I remember writing my first poem at ten, and realizing how much fun it was. Here was something I could actually do without needing money or formal lessons or anyone’s permission. I didn’t grow up in a particularly bookish family, so I suppose writing found me. I wrote my first novel at fifteen just to see if I could finish it. Ideas have always come easily to me, but learning to write well took a long, long time. As life grew more complex, I found writing became increasingly necessary for me to navigate the world. Although I’m not particularly interested in realism, the act of writing somehow helps me to process what’s going on in my life. When I write I feel as though I’m functioning at my best. Doing exactly what I am supposed to be doing. When I’m not writing I pretty much feel like I’m wasting time. It’s not a particularly social way of living, but the people who know me know I don’t have a lot of choice in the matter.

What was the inspiration behind "No"?

Wednesday, August 5, 2015

From Volume 35: A story by E. G. Silverman

E. G. Silverman

Four Leads

Yesterday, alone, I drove for many hours through the geography of my childhood, to the house where I was young. I wanted to see an old playmate of mine. But it was gone. Gone like time. Only a stump left. A fat round stump of concentric circles. And my memory of it.

I was a tomboy. I loved to climb trees, feel the rough bark rubbing against the fabric of my denim overalls, listen to the leaves rustling around my head like angels, and breathe deep the scent of the wood and the sap. I was comforted by these beings that nestled me in their arms.

When I was a little girl, a grand old sugar maple stood guard beside our house. Its green fingers tickled my bedroom window. My mommy told me the tree was a ladder to heaven. She said that if I climbed too high in the maple, I would find myself up in the sky and unable to return. I didn’t believe her, but I steered clear of that tree anyway, just to be on the safe side. Every day I would gaze at the tree, beckoning me like a gateway to a magical land.

In the Spotlight: E.G. Silverman

When it comes to writing, E.G. Silverman is blunt: “[T]here’s no magic involved. …[A]t the end of the day, writing is hard work, and only those who are serious about it will be successful.” The author of the story “Four Leads,” appearing in volume XXXV of The Worcester Review, Silverman here explains his writing process and influences (and what his writerly instincts would have him save if his house were on fire).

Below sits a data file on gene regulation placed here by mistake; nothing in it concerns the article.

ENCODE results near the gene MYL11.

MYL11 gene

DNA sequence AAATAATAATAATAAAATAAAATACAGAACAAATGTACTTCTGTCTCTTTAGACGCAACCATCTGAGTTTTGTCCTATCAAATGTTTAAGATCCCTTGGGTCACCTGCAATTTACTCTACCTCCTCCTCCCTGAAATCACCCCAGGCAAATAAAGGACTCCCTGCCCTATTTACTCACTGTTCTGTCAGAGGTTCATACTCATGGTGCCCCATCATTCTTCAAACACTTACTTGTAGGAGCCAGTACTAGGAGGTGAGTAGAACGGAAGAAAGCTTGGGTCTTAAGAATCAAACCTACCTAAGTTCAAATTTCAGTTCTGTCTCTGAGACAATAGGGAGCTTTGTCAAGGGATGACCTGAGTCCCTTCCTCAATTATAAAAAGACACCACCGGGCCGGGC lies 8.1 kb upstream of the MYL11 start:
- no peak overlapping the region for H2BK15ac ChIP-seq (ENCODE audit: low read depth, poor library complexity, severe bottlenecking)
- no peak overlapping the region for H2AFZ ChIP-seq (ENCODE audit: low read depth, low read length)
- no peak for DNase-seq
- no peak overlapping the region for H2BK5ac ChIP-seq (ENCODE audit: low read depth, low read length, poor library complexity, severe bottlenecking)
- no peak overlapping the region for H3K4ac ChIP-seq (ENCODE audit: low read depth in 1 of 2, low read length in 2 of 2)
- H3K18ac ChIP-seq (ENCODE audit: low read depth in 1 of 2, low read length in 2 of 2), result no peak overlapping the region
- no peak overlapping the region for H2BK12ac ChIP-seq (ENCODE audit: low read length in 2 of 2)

F. Scott Fitzgerald said, “You don’t write because you want to say something. You write because you have to say something.” As the author of four novels, what is your response to this? 

To paraphrase the Pope, who am I to disagree with F. Scott Fitzgerald?  However, in my experience, most writers write simply because they have to. Maybe they have something to say. Maybe they don’t. Do I? I’m not really sure, but I suppose that if my primary reason for writing was because I had something to say, I’d have said it by now and been long done with the entire enterprise. Writing is tough and, if anything, it gets tougher the more I’ve written. So, at the risk of over-generalizing, what writers have in common, at least writers who’ve been at it for decades, is some overwhelming, all-consuming, annoyingly relentless inner voice that just won’t leave them alone, a voice that needs an outlet, a voice that demands putting words on paper (or okay, a computer screen), a voice that makes them go to work every day, writing, writing, and writing some more. If that’s what Fitzgerald meant by having something to say, then, who am I to disagree?

You mention on your website that you have worked with Brian Morton, Sheila Kohler, Carol DeChellis Hill, and Jonathan Baumbach. Could you talk about how these writers have helped you develop your craft?

Monday, July 27, 2015

Congratulations to TWR Editor Parker Towle

I'm delighted to to share the happy news that poetry editor Parker Towle's second full-length collection of poetry, The World Spread Out, was for published in April 2015 by Antrim House Books.
“Parker Towle’s poems achieve a fine balance between our coming and going on the face of the earth and the magical presence of the earth itself. An inveterate hiker, he testifies to human beauty and human difficulty, those flashes of feeling incited by terrain, exertion, camaraderie, and the insight love bestows. His recall of a campground or adolescent moment feels deeply accurate, the stuff of lived imagination.”~Baron Wormser 

Parker will be a guest on Bookshelf, NHPR on August 7, and he will also be reading at the Gale Free Library in Holden, MA library on Sept 16 at 6:30.